Federal Fees, Fines, and Penalties:

Observations on Agency Spending Authorities

GAO-17-268T: Published: Dec 1, 2016. Publicly Released: Dec 1, 2016.

Additional Materials:

Contact:

Heather Krause
(202) 512-6806
krauseh@gao.gov

 

Edda Emmanuelliperez
(202) 512-2853
emmanuellipereze@gao.gov

 

Office of Public Affairs
(202) 512-4800
youngc1@gao.gov

While the majority of federal revenues come from taxes, agencies also collect billions of dollars in fees, fines, penalties, and settlements. We've looked at the options available for legislating the use of these funds.

In this testimony, we outlined the options and explored the tradeoffs involved with each. For example, requiring these funds to go through the annual appropriation process could make it easier for Congress to oversee the money. Conversely, allowing use of the funds without further congressional action could help an agency respond more quickly to customers or changing conditions.

Key Design Decisions for the Use of Federal Fees, Fines, and Penalties

Table showing options that either increase agency flexibility or increase congressional control.

Table showing options that either increase agency flexibility or increase congressional control.

Additional Materials:

Contact:

Heather Krause
(202) 512-6806
krauseh@gao.gov

 

Edda Emmanuelliperez
(202) 512-2853
emmanuellipereze@gao.gov

 

Office of Public Affairs
(202) 512-4800
youngc1@gao.gov

What GAO Found

GAO's prior work has identified four key design decisions related to how fee, fine, and penalty collections are used that help Congress balance agency flexibility and congressional control.

Key Design Decisions for Use of Collections

Key Design Decisions for Use of Collections

One of these key design decisions is the congressional action that triggers the use of collections. The table below outlines the range of structures that establish an agency's use of collections and examples of fees, fines, and penalties for each structure.

Design Decision on Agency Use of Fees, Fines, and Penalties and Related Examples

Design decision: Congressional action triggering use of collections

Example of fee, fine, or penalty

Collections deposited to the Treasury as miscellaneous receipts

Civil monetary penalty payments from financial institutions received by certain financial regulators

Collections dedicated to the related program with availability subject to further appropriation

Food and Drug Administration prescription drug user fees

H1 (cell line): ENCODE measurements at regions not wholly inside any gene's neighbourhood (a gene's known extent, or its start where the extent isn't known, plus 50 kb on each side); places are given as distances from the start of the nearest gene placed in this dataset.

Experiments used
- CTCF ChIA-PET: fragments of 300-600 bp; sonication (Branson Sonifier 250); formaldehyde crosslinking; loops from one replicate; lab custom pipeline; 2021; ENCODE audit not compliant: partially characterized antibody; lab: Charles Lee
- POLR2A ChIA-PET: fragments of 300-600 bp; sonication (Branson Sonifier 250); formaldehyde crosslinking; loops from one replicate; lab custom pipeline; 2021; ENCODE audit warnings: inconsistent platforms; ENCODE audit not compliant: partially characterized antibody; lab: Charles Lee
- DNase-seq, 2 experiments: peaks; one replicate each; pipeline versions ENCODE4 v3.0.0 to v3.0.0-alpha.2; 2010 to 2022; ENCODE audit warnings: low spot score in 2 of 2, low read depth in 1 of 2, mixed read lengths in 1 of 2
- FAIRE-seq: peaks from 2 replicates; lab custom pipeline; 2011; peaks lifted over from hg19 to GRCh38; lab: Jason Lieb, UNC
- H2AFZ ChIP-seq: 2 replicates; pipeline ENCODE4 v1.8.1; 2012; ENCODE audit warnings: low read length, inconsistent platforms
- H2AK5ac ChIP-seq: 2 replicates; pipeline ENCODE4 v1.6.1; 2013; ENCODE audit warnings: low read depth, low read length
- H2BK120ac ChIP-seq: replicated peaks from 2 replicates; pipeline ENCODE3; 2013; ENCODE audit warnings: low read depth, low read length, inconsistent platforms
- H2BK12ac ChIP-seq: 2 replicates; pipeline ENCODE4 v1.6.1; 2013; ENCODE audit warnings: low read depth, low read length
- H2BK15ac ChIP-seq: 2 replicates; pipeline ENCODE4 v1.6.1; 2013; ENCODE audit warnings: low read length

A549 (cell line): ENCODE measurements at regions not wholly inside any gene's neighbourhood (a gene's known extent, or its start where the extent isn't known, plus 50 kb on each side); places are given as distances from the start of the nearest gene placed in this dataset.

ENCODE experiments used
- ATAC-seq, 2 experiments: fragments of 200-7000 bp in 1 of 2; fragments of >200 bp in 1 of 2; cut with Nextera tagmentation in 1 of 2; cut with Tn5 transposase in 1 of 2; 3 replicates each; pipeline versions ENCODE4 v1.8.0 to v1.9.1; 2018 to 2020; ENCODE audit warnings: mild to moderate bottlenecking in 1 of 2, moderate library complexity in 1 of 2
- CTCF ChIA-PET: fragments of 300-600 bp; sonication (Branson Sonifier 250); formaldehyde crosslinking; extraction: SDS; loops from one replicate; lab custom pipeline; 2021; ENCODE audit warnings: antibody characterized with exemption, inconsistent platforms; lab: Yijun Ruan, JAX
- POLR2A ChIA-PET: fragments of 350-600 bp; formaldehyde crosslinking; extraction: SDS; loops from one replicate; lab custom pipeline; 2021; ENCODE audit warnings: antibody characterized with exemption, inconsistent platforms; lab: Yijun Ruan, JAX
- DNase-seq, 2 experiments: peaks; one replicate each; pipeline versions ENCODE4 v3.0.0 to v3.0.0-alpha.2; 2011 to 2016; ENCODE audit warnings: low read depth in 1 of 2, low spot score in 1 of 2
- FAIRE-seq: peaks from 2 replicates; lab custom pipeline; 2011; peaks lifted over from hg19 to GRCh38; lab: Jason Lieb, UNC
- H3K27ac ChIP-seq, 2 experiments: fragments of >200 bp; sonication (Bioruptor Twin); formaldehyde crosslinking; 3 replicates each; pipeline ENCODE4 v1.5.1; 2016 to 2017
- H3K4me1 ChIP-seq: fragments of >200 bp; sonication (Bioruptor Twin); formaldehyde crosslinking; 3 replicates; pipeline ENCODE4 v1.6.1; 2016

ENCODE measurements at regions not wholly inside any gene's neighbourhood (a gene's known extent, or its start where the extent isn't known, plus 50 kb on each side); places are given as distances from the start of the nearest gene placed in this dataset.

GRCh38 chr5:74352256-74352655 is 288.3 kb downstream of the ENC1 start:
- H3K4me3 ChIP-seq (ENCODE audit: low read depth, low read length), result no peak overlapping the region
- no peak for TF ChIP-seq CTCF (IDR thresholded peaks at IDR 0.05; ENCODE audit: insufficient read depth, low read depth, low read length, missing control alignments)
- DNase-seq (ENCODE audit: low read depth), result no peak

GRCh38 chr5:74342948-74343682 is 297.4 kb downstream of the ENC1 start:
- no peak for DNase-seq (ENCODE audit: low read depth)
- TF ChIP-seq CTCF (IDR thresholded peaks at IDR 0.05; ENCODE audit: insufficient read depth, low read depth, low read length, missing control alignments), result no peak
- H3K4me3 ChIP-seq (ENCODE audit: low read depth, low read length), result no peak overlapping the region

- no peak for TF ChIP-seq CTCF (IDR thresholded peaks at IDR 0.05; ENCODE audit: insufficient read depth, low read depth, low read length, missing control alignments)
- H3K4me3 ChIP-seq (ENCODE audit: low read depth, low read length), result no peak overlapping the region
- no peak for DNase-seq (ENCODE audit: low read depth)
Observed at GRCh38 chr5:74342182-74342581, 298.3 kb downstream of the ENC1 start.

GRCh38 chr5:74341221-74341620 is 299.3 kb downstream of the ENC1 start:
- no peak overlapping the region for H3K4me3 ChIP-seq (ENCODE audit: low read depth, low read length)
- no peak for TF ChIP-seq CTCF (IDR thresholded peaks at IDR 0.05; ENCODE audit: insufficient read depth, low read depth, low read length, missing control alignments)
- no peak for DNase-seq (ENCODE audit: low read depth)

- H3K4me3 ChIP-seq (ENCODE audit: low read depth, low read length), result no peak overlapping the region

Collections dedicated to the related program and available without further congressional action (i.e., a permanent appropriation)

National Park Service fees

Collections available based on a combination of these authorities

Department of Justice Drug Enforcement Administration Diversion Control fees

Source: GAO analysis of applicable laws ǀ GAO-17-268T

As GAO has previously reported, these designs involve different tradeoffs and implications. For example, requiring collections to be annually appropriated before an agency can use the collections increases opportunities for congressional oversight on a regular basis. Conversely, if Congress grants an agency authority to use collections without further congressional action, the agency may be able to respond more quickly to customers or changing conditions. Even when an agency has the permanent authority to use collections, the funds remain subject to congressional oversight at any point in time and Congress can place limitations on obligations for any given year.

Congress exercises its constitutional power of the purse by appropriating funds and prescribing conditions governing their use. Through annual appropriations and other laws that constitute permanent appropriations, Congress provides agencies with authority to incur obligations for specified purposes. The federal government receives funds from a variety of sources, including tax revenues, fees, fines, penalties, and settlements. Collections from fees, fines, penalties, and settlements involve billions of dollars and fund a wide variety of programs.

The design and structure—and corresponding agency flexibility and congressional control—of these statutory authorities can vary widely. In many cases, Congress has provided agencies with permanent authority to collect and obligate funds from fees, fines, and penalties without further congressional action. This authority is a form of appropriations and is subject to the fiscal laws governing appropriated funds. In addition, annual appropriation acts may limit the availability of those funds for obligation. Given the nation's fiscal condition, it is critical that every funding source and spending decision be carefully considered and applied to its best use.

This testimony provides an overview of key design decisions related to the use of federal collections outlined in prior GAO reports, with examples of specific fees, fines, and penalties from GAO reports issued between September 2005 and November 2016.

For more information, contact Heather Krause at (202) 512-6806 or krauseh@gao.gov or Edda Emmanuelli Perez at (202) 512-2853 or emmanuellipereze@gao.gov.

Oct 12, 2017

Oct 2, 2017

  • budget icon, source: GAO

    U.S. Territories:

    Public Debt Outlook
    GAO-18-160: Published: Oct 2, 2017. Publicly Released: Oct 2, 2017.

Sep 20, 2017

May 3, 2017

Jan 18, 2017

Jan 17, 2017

Jan 12, 2017

Dec 20, 2016

Dec 8, 2016

  • budget icon, source: GAO

    State and Local Governments' Fiscal Outlook:

    2016 Update
    GAO-17-213SP: Published: Dec 8, 2016. Publicly Released: Dec 8, 2016.

Dec 1, 2016

Looking for more? Browse all our products here